My Trip To The Forest History Center - Grand Rapids, MN
Two summers ago, my family and I visited the Forest History Center, one of the many stellar sites operated by the Minnesota Historical Society. I was fascinated by the lumber camp, the bunkhouse, the cookhouse, the wanigan (a floating cookhouse used in the spring when the lumberjacks floated their logs downriver to the sawmills) and more. I knew I wanted to set at least one story in the MN Northwoods, where Pine was King and legends like Paul Bunyan were born. (Contrary to what some folks in Wisconsin or Oregon or Northern California might say, Paul Bunyan was born and raised in MN. *wink*)
Our family has a lumber business. We don't cut down and saw up trees. We purchase finish lumber from sawmills and then wholesale it to cabinet and furniture makers. Because of this tie-in with the lumber industry, I was particularly fascinated to learn the history of tree-cutting in MN. I learned so much on this trip, and I'd like to share a few fun facts I gleaned.
Did you know that the bunkhouse had skylights and vents in the gable ends? Not to help with bringing more light into the room, but to let out the smell! Our tour guide pointed out that dozens of men shared the long room, bathing rarely and eating a diet that often included beans. Oh my!
One of the most important men in the camp was the saw sharpener. He had his own workshop, and he was referred to as The Dentist because he worked on teeth most of the night. His day started in the evening when the lumberjacks returned from the forest and handed over their saws. For about 12 hrs every night, he filed saw teeth.
A water wagon laid down two streams of water on the snowy road to make ice tracks so loads of logs could be pulled to the riverbanks and piled up more easily. Horses had special ice shoes to give them extra traction.
The camp foreman was called The Push because he was constantly pushing his men to fulfill the contracts by cutting more and more wood.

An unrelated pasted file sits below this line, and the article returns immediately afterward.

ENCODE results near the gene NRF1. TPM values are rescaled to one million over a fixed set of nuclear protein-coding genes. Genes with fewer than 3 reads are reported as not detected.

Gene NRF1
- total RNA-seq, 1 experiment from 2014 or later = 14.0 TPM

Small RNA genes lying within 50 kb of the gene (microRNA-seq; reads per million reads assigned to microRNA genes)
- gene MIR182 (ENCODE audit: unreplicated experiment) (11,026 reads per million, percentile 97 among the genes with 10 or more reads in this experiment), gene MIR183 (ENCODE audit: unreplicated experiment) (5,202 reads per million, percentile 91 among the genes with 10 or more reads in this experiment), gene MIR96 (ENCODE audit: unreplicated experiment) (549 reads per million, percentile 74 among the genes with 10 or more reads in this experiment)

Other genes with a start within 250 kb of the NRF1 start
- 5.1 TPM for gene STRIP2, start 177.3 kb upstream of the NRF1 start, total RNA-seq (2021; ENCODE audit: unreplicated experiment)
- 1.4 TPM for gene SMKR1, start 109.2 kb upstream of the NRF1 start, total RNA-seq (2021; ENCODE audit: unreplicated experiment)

There was no talking at dinner. Eat and get out. And no spitting on the floor.
The lumberjacks had nicknames for everything. Their bag of personal possessions was called A Turkey. Lice was known as Walking Dandruff. Cutting logs on section 37 mean stealing logs of someone else's land. (There are 36 sections in a township, so cutting logs on the mythical section 37 meant swiping someone else's property.) Butter was called Axle Grease, and a Bean Burner was a bad cook.
There are so many amazing things I learned, I can't possibly include them all here. Some information made it into Christmas Service in A Log Cabin Christmas Collection, and I'm hoping to have the opportunity to write another story set in the Minnesota Northwoods sometime so I can revisit the Forest History Center and learn even more about MN lumbermen.
The Ann River Load; 31,480 board feet of pine logs hauled one mile by a four-horse hitch, Ann River Logging Company, February 1892
Picture loads were constructed by logging camps in informal contests to see which camp could load and haul the largest load. These loads were usually constructed annually in the late winter at the end of the logging season when the ice roads were at their slickest. Records were kept informally each year and were a source of pride for logging companies and lumberjacks alike. Called "picture loads" photographers were called to document the loads. Normal sleigh loads were about 5,000 board feet.
From the Minnesota Historical Society: Forest History Center in Grand Rapids MN http://www.mnhs.org/places/sites/fhc/loads1.html
Tomorrow's destination for the Log Cabin Christmas Collection Blog Hop is Debra Ullrick's Blog
Those who leave a comment are entered to win a copy of Log Cabin Christmas Collection autographed by all NINE authors. More information on the contest can be found at: http://janeswordsofencouragement.blogspot.com/p/current-contest-giveaways.html
Question for you: Do you typically have snow for Christmas where you live?
Also, don't forget that today is the first day of Casey Herringshaw's Blog Birthday Bash, and Ruthy Herne and I are tearing it up over there! Come join the party!